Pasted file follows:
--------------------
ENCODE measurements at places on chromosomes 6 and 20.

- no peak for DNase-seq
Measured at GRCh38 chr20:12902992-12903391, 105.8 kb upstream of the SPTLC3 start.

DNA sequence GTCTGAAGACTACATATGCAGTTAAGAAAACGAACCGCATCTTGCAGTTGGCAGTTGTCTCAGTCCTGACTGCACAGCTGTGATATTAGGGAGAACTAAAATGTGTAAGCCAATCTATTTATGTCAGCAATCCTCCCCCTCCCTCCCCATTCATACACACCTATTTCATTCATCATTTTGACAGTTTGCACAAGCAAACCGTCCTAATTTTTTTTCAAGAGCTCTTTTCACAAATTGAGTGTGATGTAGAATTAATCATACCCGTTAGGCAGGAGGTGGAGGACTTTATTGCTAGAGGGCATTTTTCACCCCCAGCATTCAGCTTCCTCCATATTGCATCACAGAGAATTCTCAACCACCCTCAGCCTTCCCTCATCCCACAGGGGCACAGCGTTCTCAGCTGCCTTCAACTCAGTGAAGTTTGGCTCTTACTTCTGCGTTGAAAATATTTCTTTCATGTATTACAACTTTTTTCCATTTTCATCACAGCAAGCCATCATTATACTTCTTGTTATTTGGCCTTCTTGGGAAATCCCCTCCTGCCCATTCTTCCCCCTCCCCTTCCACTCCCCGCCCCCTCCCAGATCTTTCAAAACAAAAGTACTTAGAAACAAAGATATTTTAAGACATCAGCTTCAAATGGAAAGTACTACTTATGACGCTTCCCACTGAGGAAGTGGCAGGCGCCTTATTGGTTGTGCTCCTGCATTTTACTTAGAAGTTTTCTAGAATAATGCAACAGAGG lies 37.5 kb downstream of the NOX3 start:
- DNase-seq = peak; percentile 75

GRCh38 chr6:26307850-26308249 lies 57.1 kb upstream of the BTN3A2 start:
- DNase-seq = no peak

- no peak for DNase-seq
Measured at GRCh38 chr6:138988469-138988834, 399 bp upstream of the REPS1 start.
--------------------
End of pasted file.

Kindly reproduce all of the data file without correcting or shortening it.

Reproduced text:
ENCODE measurements at places on chromosomes 6 and 20.

- no peak for DNase-seq
Measured at GRCh38 chr20:12902992-12903391, 105.8 kb upstream of the SPTLC3 start.

DNA sequence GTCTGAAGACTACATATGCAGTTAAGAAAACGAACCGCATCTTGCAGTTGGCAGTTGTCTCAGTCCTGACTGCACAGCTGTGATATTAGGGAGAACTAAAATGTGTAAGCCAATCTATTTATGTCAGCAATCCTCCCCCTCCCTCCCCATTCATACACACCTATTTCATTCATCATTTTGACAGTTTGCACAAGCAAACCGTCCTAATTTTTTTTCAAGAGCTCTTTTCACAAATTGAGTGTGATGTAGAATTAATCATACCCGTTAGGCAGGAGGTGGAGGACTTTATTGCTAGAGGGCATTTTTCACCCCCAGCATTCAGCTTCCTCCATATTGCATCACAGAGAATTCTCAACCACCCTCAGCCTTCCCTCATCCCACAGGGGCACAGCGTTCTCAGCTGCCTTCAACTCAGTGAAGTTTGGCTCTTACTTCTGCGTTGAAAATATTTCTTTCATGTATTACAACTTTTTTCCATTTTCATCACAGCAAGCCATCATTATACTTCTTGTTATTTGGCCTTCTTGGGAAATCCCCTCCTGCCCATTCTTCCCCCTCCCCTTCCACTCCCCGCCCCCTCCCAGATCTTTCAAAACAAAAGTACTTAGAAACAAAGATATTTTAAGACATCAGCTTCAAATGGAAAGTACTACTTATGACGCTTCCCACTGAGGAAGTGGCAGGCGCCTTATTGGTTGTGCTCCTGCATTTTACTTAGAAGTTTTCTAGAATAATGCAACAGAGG lies 37.5 kb downstream of the NOX3 start:
- DNase-seq = peak; percentile 75

GRCh38 chr6:26307850-26308249 lies 57.1 kb upstream of the BTN3A2 start:
- DNase-seq = no peak

- no peak for DNase-seq
Measured at GRCh38 chr6:138988469-138988834, 399 bp upstream of the REPS1 start.